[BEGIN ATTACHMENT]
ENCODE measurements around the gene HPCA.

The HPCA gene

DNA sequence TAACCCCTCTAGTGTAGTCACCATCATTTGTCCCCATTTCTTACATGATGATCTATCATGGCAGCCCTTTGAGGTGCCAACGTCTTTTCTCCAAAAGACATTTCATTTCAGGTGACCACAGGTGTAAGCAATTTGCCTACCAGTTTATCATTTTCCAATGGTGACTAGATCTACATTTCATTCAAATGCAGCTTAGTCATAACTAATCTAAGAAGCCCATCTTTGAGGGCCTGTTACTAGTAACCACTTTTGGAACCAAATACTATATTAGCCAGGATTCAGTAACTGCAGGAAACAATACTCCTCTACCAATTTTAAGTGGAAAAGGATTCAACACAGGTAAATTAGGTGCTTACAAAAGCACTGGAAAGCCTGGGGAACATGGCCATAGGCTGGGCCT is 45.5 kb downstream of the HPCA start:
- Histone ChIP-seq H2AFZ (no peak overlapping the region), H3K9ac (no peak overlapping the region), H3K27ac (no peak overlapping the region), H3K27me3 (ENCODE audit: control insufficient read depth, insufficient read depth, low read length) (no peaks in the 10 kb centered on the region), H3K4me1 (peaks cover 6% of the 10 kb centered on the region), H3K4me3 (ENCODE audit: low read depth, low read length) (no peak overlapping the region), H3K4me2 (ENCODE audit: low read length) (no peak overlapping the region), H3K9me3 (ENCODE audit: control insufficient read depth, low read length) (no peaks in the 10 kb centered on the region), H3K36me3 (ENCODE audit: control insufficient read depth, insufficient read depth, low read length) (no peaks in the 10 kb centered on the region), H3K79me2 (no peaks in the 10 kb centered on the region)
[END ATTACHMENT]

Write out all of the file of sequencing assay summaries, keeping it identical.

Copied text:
ENCODE measurements around the gene HPCA.

The HPCA gene

DNA sequence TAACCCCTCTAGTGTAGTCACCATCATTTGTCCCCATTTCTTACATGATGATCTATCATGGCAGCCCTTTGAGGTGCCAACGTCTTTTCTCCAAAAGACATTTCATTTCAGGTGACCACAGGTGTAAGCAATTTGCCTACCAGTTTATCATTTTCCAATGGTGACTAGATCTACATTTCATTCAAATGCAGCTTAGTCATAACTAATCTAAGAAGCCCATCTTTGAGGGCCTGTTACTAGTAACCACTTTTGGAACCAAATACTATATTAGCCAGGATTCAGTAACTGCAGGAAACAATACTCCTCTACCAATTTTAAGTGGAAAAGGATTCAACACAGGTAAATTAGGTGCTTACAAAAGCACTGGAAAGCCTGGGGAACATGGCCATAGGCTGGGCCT is 45.5 kb downstream of the HPCA start:
- Histone ChIP-seq H2AFZ (no peak overlapping the region), H3K9ac (no peak overlapping the region), H3K27ac (no peak overlapping the region), H3K27me3 (ENCODE audit: control insufficient read depth, insufficient read depth, low read length) (no peaks in the 10 kb centered on the region), H3K4me1 (peaks cover 6% of the 10 kb centered on the region), H3K4me3 (ENCODE audit: low read depth, low read length) (no peak overlapping the region), H3K4me2 (ENCODE audit: low read length) (no peak overlapping the region), H3K9me3 (ENCODE audit: control insufficient read depth, low read length) (no peaks in the 10 kb centered on the region), H3K36me3 (ENCODE audit: control insufficient read depth, insufficient read depth, low read length) (no peaks in the 10 kb centered on the region), H3K79me2 (no peaks in the 10 kb centered on the region)